Officials said another aspect of the package, which aims to compensate poor nations in Africa, Asia and Latin America for protecting their rainforests, would ensure that the future climate agreement to be negotiated by 2009 will reduce greenhouse gas emissions that arise from the burning and logging of forests worldwide.

 

"This really is a watershed moment," said Andrew W. Mitchell, executive director of the Global Canopy Program, a British-based consortium of scientific institutions and conservation groups.

 

Ned Helme, president of the D.C.-based Center for Clean Air Policy, said Norway's recent commitment to allocate $500 million a year toward protecting forests helped ease developing countries' concern that these projects would be used as "carbon credits" by industrialized nations hoping to avoid cutting their own emissions.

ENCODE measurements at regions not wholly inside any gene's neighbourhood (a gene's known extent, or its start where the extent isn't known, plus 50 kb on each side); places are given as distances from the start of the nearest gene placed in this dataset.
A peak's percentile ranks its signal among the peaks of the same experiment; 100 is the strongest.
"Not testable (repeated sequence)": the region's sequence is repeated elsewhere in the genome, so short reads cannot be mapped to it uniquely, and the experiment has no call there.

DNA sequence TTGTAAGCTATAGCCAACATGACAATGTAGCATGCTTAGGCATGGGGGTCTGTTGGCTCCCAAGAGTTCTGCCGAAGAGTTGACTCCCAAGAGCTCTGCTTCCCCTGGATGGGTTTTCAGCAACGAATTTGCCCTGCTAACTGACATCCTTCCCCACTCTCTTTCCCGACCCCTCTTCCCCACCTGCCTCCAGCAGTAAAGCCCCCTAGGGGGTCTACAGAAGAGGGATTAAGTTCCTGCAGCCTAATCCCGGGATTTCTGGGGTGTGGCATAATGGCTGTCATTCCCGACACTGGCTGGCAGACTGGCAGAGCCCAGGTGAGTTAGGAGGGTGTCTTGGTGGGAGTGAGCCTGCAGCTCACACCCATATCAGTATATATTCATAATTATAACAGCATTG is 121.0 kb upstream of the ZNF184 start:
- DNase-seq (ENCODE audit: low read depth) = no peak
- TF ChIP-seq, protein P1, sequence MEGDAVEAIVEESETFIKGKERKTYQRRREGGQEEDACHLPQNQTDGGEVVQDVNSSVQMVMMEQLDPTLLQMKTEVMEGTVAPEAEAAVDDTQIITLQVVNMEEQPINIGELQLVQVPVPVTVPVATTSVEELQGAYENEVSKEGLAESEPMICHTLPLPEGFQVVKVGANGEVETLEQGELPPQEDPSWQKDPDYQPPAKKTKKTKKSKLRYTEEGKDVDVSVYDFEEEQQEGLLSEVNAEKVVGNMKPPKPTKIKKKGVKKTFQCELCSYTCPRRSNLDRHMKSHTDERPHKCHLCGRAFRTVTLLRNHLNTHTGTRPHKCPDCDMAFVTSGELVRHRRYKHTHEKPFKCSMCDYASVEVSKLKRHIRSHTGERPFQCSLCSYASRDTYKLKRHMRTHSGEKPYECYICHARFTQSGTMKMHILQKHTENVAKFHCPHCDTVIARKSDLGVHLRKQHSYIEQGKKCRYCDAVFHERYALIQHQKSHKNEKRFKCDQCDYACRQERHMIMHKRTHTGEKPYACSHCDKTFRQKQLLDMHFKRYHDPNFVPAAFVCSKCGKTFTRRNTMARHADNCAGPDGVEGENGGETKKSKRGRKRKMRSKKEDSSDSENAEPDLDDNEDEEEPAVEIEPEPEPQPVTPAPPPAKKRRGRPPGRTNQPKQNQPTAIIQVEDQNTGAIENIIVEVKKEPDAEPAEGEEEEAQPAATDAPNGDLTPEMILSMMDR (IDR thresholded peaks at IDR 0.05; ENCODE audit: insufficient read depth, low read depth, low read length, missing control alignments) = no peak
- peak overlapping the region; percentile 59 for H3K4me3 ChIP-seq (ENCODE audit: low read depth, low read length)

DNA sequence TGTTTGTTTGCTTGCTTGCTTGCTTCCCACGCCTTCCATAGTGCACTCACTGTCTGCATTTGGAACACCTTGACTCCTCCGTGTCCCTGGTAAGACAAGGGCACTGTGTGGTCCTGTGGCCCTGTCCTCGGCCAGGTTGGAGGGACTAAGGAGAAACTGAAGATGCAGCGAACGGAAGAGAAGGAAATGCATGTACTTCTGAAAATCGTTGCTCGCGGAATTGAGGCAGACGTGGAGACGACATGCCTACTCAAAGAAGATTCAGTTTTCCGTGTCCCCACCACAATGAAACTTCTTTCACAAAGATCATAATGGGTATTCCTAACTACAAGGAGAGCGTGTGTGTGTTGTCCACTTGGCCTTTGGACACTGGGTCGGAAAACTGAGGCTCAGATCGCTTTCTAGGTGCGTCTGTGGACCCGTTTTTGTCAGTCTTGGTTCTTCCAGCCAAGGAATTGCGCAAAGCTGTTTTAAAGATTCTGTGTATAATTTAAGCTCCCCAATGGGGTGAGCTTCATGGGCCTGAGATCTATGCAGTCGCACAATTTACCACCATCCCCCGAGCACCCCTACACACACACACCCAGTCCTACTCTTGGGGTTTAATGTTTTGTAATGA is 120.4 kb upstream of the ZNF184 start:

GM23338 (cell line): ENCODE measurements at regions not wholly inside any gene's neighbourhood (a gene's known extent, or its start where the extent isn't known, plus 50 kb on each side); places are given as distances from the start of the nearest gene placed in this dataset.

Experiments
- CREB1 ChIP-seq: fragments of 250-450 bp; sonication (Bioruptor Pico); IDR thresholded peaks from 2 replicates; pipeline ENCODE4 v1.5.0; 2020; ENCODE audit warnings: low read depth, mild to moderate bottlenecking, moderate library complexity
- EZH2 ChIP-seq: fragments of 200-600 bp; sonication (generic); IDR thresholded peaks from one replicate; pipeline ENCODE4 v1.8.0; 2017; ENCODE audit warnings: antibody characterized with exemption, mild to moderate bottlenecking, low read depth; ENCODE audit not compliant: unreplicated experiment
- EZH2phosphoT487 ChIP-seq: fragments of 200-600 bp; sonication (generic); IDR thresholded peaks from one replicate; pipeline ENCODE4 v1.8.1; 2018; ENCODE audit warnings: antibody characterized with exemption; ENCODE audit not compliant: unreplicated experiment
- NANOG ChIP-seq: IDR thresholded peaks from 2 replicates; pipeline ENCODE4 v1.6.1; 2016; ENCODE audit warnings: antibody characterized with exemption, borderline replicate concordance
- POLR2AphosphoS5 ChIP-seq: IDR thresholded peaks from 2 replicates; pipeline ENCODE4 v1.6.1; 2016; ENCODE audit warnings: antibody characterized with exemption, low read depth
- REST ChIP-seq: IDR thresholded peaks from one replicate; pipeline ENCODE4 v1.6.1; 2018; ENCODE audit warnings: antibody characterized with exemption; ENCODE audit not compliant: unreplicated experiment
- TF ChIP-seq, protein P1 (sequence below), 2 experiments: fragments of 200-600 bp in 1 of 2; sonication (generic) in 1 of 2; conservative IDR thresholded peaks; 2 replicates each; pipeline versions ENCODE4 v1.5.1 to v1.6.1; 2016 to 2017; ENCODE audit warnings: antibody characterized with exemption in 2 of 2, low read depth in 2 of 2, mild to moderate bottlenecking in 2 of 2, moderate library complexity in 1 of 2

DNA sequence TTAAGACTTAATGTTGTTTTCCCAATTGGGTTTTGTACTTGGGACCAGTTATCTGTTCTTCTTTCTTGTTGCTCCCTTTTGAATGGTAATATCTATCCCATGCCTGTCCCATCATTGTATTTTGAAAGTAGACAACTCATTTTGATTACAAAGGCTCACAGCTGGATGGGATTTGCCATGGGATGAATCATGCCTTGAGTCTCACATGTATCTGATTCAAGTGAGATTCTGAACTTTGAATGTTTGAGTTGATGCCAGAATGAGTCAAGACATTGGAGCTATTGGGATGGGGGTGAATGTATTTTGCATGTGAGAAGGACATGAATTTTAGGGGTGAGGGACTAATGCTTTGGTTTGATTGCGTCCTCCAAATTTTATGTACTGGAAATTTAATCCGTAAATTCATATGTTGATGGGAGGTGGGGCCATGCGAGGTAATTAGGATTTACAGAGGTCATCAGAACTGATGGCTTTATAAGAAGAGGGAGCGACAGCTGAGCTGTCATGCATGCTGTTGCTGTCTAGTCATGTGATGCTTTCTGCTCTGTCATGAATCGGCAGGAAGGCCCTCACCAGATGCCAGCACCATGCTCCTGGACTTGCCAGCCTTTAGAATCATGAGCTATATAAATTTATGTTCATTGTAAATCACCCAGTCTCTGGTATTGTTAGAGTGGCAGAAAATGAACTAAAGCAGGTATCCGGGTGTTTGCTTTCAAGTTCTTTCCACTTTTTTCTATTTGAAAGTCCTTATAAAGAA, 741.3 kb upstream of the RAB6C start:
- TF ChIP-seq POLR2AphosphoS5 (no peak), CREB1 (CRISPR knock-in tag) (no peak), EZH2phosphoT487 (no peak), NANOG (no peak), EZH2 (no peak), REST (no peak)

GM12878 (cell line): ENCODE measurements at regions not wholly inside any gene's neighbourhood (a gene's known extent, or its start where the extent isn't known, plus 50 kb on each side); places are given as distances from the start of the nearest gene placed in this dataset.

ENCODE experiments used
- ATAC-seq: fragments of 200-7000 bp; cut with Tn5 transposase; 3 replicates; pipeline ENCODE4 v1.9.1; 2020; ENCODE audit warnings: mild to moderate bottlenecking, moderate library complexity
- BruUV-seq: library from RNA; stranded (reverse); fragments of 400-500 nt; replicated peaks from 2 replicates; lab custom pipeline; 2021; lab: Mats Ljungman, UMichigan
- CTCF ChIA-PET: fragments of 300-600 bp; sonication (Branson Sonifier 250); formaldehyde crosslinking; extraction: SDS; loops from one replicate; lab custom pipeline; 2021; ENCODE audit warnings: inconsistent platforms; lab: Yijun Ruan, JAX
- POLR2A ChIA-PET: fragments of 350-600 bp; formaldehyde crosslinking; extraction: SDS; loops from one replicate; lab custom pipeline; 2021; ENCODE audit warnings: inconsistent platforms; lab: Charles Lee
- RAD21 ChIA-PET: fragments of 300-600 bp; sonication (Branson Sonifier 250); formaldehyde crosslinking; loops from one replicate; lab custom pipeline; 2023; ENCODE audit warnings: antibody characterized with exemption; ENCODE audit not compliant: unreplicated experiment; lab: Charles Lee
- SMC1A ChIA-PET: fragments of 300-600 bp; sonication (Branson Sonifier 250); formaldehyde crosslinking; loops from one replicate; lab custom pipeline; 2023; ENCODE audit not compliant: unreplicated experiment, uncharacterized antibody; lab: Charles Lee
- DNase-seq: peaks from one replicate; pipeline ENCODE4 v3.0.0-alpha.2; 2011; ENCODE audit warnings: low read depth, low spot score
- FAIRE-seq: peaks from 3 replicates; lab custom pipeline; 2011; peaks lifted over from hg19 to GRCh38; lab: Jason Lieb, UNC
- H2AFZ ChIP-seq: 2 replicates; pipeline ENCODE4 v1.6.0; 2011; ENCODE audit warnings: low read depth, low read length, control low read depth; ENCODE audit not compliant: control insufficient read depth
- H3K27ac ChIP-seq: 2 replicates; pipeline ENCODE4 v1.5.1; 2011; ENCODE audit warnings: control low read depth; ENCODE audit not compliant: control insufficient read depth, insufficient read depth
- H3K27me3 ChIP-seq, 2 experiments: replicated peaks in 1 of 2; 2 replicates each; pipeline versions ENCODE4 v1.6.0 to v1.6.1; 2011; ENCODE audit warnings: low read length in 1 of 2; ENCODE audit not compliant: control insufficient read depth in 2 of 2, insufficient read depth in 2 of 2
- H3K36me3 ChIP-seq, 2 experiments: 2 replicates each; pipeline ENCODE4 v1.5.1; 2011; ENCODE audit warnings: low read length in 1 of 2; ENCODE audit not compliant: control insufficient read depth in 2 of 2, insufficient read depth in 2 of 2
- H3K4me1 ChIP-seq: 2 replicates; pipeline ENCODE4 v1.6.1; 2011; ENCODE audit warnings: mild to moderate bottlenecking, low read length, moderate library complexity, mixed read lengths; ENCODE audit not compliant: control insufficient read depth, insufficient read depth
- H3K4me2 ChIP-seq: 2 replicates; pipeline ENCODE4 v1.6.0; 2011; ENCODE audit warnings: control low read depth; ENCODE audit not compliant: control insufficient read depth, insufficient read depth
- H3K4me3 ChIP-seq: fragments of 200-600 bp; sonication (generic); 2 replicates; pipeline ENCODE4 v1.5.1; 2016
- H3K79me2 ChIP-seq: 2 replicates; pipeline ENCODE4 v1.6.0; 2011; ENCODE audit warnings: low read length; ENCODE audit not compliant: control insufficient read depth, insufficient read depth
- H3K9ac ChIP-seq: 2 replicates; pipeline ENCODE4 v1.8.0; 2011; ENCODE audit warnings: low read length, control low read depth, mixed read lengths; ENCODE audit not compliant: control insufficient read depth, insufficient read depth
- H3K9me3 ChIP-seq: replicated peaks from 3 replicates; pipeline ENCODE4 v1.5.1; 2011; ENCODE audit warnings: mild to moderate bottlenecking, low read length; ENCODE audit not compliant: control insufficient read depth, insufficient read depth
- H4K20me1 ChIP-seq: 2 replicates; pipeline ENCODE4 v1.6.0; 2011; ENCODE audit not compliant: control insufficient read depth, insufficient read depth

"That's real money," Helme said of Norway's commitment. "To me, it makes it possible to solve this."

 

Even as politicians and environmental activists welcomed today's agreement, however, they acknowledged it marked just the beginning of an even more difficult negotiating process.

 

"My team worked so hard to prepare for this, and we suddenly realize that we're going to be working even harder for the next two years," said Hans Verolme, who directs the World Wildlife Fund's climate change program. "This is the beginning of a journey."